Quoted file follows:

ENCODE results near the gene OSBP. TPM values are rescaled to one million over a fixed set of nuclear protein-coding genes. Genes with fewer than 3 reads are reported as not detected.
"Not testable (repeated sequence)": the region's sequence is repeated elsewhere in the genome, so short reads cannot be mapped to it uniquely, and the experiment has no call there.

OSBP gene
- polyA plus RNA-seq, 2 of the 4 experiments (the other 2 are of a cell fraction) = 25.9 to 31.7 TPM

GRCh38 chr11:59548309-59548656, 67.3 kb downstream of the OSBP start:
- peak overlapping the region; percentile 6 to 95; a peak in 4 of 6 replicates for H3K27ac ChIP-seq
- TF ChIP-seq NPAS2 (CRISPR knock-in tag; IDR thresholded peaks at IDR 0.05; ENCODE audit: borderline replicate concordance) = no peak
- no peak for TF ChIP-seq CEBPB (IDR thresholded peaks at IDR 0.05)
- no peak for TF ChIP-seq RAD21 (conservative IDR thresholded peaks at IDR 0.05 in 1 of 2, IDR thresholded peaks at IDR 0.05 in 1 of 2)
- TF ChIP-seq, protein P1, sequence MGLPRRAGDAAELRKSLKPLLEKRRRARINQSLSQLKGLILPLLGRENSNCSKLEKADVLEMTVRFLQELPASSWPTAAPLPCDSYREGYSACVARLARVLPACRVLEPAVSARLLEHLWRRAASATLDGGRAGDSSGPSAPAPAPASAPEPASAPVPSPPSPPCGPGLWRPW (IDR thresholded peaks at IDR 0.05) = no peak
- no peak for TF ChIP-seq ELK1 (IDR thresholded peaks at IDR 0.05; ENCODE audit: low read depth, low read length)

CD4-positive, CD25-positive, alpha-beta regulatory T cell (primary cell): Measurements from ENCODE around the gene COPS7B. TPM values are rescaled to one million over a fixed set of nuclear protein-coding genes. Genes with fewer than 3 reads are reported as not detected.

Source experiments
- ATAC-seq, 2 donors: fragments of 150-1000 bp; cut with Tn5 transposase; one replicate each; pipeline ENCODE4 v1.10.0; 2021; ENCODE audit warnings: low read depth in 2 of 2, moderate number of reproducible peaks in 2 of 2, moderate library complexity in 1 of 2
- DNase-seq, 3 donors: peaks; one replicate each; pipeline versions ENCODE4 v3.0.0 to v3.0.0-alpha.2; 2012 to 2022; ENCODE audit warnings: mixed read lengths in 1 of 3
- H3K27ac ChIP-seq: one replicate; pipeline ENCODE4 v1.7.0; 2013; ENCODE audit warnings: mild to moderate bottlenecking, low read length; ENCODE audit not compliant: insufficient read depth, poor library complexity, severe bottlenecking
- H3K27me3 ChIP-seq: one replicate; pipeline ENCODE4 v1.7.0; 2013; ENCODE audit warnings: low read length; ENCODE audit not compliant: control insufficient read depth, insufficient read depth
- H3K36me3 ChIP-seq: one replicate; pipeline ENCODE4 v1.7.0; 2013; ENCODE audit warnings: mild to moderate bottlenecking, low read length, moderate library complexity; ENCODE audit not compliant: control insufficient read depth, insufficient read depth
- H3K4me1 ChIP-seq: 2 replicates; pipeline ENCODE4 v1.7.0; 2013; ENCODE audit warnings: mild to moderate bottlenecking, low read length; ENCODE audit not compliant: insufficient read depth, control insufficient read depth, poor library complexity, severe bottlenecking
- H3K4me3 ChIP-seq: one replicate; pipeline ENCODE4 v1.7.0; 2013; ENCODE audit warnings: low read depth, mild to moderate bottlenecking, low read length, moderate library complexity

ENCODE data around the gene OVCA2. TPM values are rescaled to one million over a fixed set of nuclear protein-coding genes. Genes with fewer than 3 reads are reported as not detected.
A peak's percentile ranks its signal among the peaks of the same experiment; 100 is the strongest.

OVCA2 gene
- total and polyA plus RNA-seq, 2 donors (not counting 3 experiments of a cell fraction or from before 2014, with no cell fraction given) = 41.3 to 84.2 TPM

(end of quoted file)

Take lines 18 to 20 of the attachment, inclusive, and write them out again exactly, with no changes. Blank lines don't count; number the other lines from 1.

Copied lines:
- H3K36me3 ChIP-seq: one replicate; pipeline ENCODE4 v1.7.0; 2013; ENCODE audit warnings: mild to moderate bottlenecking, low read length, moderate library complexity; ENCODE audit not compliant: control insufficient read depth, insufficient read depth
- H3K4me1 ChIP-seq: 2 replicates; pipeline ENCODE4 v1.7.0; 2013; ENCODE audit warnings: mild to moderate bottlenecking, low read length; ENCODE audit not compliant: insufficient read depth, control insufficient read depth, poor library complexity, severe bottlenecking
- H3K4me3 ChIP-seq: one replicate; pipeline ENCODE4 v1.7.0; 2013; ENCODE audit warnings: low read depth, mild to moderate bottlenecking, low read length, moderate library complexity